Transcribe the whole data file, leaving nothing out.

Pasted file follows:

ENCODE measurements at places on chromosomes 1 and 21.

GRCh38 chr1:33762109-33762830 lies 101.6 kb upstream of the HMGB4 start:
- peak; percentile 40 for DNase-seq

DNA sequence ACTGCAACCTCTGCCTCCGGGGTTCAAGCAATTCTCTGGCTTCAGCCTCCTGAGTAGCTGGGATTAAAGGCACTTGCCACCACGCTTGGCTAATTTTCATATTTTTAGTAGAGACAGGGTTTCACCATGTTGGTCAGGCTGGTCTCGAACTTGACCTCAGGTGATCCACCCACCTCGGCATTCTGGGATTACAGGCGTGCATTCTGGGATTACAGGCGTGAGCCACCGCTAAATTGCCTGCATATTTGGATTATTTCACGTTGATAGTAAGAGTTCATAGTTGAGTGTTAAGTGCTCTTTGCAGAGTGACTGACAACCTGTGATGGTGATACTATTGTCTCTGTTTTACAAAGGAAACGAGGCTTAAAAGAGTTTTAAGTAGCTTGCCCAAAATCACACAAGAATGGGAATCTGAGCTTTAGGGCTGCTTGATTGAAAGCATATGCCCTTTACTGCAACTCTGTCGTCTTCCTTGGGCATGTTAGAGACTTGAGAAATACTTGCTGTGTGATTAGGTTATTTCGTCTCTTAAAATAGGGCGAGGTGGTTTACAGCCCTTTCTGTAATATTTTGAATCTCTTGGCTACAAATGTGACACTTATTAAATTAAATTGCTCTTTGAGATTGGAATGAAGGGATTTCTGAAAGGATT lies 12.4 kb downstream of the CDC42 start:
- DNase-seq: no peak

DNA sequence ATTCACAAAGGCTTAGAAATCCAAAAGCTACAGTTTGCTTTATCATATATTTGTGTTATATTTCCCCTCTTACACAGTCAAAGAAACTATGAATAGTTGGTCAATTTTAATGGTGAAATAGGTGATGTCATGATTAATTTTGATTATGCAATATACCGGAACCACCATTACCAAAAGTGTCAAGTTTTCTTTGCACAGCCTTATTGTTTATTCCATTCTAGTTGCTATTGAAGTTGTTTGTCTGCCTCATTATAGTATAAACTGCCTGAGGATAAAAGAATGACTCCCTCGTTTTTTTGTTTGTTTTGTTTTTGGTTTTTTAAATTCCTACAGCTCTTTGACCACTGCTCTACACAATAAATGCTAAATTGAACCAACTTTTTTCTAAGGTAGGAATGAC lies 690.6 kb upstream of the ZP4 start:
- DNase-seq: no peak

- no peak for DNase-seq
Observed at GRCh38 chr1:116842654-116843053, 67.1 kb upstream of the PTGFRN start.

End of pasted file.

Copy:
ENCODE measurements at places on chromosomes 1 and 21.

GRCh38 chr1:33762109-33762830 lies 101.6 kb upstream of the HMGB4 start:
- peak; percentile 40 for DNase-seq

DNA sequence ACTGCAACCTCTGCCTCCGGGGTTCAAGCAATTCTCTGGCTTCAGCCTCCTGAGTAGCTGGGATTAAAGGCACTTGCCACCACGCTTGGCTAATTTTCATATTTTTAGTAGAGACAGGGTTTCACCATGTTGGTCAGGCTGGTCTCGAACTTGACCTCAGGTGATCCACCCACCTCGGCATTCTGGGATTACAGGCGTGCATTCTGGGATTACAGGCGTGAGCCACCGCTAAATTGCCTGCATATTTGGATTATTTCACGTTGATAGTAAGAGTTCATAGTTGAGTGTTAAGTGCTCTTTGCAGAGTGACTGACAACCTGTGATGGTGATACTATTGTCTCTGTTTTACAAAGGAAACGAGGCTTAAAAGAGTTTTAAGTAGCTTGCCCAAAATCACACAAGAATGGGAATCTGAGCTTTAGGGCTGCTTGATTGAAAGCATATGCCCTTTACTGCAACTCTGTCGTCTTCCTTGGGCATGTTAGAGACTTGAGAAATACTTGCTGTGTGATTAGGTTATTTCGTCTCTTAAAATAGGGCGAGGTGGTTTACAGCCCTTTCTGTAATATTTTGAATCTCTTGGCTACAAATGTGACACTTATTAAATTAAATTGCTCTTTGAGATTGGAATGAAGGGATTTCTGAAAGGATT lies 12.4 kb downstream of the CDC42 start:
- DNase-seq: no peak

DNA sequence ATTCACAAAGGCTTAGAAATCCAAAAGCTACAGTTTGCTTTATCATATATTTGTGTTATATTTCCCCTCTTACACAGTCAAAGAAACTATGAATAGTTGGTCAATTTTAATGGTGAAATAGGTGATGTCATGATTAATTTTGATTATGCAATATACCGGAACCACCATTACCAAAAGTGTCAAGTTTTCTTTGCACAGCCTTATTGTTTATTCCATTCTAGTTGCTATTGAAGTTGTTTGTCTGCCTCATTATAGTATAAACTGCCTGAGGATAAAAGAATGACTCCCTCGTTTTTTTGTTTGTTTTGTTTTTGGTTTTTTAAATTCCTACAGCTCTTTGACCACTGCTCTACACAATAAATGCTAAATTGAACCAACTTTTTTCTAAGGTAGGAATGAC lies 690.6 kb upstream of the ZP4 start:
- DNase-seq: no peak

- no peak for DNase-seq
Observed at GRCh38 chr1:116842654-116843053, 67.1 kb upstream of the PTGFRN start.